Have you ever felt lost when working on a project? You aren’t sure where to go or how to progress?
Maybe you haven’t even gotten started on your project. Instead, you don’t even know where to begin.
Well, creating a SMART goal could really help you out. It will act as your guide and help you feel more organized and ready to take on your project.
The Value of Goal Setting
You always knew that setting goals is a good thing, but have you ever thought about why? For one thing, it helps curb laziness and procrastination. These 2 behaviors usually go hand and hand.
When you set clear and definitive goals, it increases your desire and motivation to achieve them. It also gives you more confidence that you will get more done.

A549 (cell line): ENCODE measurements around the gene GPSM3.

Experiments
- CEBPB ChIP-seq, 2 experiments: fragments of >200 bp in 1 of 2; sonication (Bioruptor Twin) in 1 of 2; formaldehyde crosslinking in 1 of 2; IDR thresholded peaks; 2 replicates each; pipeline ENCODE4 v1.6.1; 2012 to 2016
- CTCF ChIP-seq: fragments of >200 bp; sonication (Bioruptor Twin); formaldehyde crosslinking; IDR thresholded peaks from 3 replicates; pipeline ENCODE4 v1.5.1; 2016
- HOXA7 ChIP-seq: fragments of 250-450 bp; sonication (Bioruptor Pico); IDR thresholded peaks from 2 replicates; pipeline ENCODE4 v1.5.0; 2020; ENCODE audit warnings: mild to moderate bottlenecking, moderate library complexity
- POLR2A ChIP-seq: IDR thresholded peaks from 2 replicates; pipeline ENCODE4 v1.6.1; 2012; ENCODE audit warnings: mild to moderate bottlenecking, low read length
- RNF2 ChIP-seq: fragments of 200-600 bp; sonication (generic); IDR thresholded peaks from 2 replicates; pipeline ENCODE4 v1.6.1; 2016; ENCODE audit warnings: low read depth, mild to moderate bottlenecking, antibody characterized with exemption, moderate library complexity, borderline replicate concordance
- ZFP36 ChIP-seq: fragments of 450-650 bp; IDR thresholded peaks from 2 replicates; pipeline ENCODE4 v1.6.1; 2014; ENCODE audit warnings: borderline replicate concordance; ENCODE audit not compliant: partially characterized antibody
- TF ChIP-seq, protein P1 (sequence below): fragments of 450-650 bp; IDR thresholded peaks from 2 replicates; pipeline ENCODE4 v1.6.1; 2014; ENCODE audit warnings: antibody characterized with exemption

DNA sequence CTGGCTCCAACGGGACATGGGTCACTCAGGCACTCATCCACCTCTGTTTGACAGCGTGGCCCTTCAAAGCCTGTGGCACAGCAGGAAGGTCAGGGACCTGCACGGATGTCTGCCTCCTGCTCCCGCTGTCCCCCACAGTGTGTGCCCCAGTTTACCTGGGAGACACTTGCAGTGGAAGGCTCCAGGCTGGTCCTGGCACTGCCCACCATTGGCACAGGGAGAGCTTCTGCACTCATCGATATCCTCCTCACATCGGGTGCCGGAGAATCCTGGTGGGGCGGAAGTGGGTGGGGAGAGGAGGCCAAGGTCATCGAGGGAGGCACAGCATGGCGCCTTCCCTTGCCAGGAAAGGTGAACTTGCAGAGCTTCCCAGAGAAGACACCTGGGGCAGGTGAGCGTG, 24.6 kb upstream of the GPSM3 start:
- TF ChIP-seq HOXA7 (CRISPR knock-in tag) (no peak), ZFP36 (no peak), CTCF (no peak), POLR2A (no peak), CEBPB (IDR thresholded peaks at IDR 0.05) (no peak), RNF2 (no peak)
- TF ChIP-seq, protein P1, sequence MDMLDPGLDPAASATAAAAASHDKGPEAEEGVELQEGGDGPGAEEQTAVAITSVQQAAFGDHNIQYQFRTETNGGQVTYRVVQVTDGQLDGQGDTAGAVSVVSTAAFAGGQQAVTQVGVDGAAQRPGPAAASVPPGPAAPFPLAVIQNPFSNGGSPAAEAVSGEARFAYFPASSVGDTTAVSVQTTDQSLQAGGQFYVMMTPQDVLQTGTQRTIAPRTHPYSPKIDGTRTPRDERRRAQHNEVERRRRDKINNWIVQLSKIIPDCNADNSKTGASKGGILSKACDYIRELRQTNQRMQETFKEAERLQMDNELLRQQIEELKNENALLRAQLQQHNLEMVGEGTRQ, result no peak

It also helps you identify your strengths and weakness. It helps you with personal growth and development that will enhance your self-image.
It can also energize your body and will magnify many other seemingly unrelated aspects of your life.
It will give you a sense of purpose and a sense of control over your life.
What is a SMART Goal?
SMART is actually an Acronym that you can use to help with your goal setting. It stands for:
- Specific (Simple, Sensible, Significant)
- Measureable (Meaningful, Motivating)
- Achievable (Agreed, Attainable)
- Relevant (Reasonable, Realistic and Resourced, Results-Based)
- Time Bound (Time-Based, Time Limited, Time/Cost Limited, Timely, Time Sensitive)
Some people have even added letters to create SMARTER - E stands for evaluated and R stands for reviewed.
It’s usually crediting to Peter Drucker’s Management by Objectives concept. The first known use of the term happened in November 1981 issue of Management Review by George T. Doran.